TOWAMENCIN — The number of Syrians who have fled the violence in their country has surpassed two million, creating a humanitarian crisis in the countries that have set up refugee camps.
Christopher Dock Mennonite High School and the Mennonite Central Committee’s Material Resource Center in Harleysville launched a short-term, intensive clothing drive last month to help the refugees, with assistance from the local community.
About a dozen bags of clothing had already been donated over the weekend before assistant principal Martin Wiens and senior Johnathan Capps announced the effort during the school’s chapel hour on September 16.
“It’s become so politicized, but people want to know, ‘What can I do to help?’ ‘What’s something tangible we can do?’” Wiens said. The students collected blankets, coats, sweaters, long pants, ankle-length skirts, long-sleeved shirts, shoes, backpacks, and toys.
This is part of a larger effort — the clothing drive was coordinated by the Material Resource Center’s headquarters in Ephrata, Pa., and other church communities across the country are also holding drives.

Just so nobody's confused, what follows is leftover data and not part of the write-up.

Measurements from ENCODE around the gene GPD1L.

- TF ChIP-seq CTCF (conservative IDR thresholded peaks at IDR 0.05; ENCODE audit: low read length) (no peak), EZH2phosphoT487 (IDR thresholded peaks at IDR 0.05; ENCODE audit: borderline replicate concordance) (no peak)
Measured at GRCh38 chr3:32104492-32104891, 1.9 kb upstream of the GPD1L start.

Dock’s involvement seemed fitting because juniors and seniors are learning about the refugee crisis in Bible class and social studies class, Wiens said, and school leadership thought it was important to get students invested in the movement to help.
“They seem pretty interested,” Capps said, adding that he heard from some classmates over the weekend who wanted to know more about the clothing drive and how they could help.
In total, the drive collected nearly 50 cubic feet of donations, which were then sent to Ephrata and processed, then sent to Lebanon, said Sharon Swartzentruber, director of the Material Resource Center in Harleysville.
“We’re trying to get everything to Lebanon before the weather turns too cold, and it takes a long time for shipments to arrive — five or six weeks,” she said.
Although the clothing drive has ended, the Material Resource Center is still collecting hygiene kits and relief kits, which are distributed in areas of crisis around the world, including the Middle East. For more information, please call the MRC at (267) 203-8074.